3 Tips for Finding Light in Winter | Cally Neal | Unraveled Expert Artist

With the shorter days of winter fast approaching Western PA, I find myself feeling that all too familiar dread of the shorter days. While the Summer days are generous with the hours of available daylight they give us; winter tends to short change us. When I committed to my first full 365 day photo challenge, I realized how brutal the winter months could be for us photographers. It was the first time I really challenged myself to push through those cold, darker months. But how? Photography is dependent on light after all, and without any, what can we do?

Well the truth is that unless you live in an underground compound with no electricity, batteries or matches, you have light to work with. The days may be shorter but here are a few tips to keep yourself motivated throughout the winter.

  1. Watch the Golden/blue hour changes.

Study the changes in where the blue hour and golden hour light falls. During summer in our neighborhood, we don’t get a decent golden hour because by the time the sun gets to a nice low level in the sky, it’s behind our trees and we get nothing but shade. However in the winter, the golden hour bathes our front street in the most magical yellow/orange tones. I take advantage of this time and convince the kids it’s ok to play in the street. Bikes, Scooters, Dog walks, etc. If you can stand the cold, get out and experiment!

 
  Golden hour comes early on our street in winter

Golden hour comes early on our street in winter

 

2. Use ALL the Windows.

Just as summer provides some beautiful sun flares for me in the front living room of my home, winter gives my back bedrooms the same treatment. Walk around your house at all times of the day and see where the light is falling. Experiment by photographing in rooms you don’t normally use. The one room that is dark in the summer might be heavenly in winter. Last year I walked down my basement steps and damn near killed myself when I saw the amazing light streaming in though the one little window. It was probably the only thing that motivated me to clean my basement that time but hey….you do what you have to do. PS dust in harsh window light = glitter.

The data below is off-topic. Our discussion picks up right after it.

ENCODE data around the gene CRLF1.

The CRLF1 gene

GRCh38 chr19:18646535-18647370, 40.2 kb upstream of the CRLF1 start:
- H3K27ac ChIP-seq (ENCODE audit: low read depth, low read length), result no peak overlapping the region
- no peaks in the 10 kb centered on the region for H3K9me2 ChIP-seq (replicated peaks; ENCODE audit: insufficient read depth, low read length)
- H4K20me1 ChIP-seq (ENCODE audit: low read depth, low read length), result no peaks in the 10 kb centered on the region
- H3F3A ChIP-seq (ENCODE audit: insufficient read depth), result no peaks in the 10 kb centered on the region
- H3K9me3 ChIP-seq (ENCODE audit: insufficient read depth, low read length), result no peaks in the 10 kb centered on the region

My basement window light.

My basement window light.

 
 
  The harsh morning light is only present in my bedroom in the later months.

The harsh morning light is only present in my bedroom in the later months.

 

3. Use Playful lighting.

There are so many tools for adding light to any room. Light some candles and let your kids sing happy birthday to anyone and every one. Bonus if you get to eat the cake. Give them a flashlight and let them make animal shapes on the walls or silhouettes of each other. Make a tent and give them a lantern. Think about Christmas twinkle lights, phones screens, headlights, headlamps, light sabers and light up toys. They are all cool ways to create light. Let this be a playful and fun time for you and children to experiment with artificial light. Let winter be your “out of the box” season.

 
  Old school light-brite

Old school light-brite

 
 
 
  Hiding out in the cabinets with our camping lantern.

Hiding out in the cabinets with our camping lantern.

 
 
  Fun with headlights

Fun with headlights

 

Winter is coming for some of us, but don’t let the short days force you to put your camera down. I challenge you to push yourself this year. Keep on creating friends!


 
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Cally Neal is a photographer outside of Pittsburgh, PA. She is mom to 2 lovely children; Israel age 10 and Sylvia age 5. Cally and her husband Jeremiah have been married for 16 years and have lived in several states including NY and GA. Unlike a lot of her fellow creatives, she did not pick up a camera to photograph her children. They didn’t come along until much later. Cally actually started her career by photographing race horses at the Monticello race track in NY in 2001. One day someone asked if she was a photographer and she boldly said yes. From there she started a business photographing people with their horses. She then spent the next 13 years photographing everything she could; families, maternity, newborns, births, seniors and weddings. In 2014, she took a break from the business to concentrate on being present for her family. Cally has spent her time since then researching, learning, studying and exploring ways to make her every day life into art. While she doesn’t know if she will jump back into the business, she is currently enjoying her time creating just for herself and her family. You can find more of her work at www.instagram.com/whatcallysees

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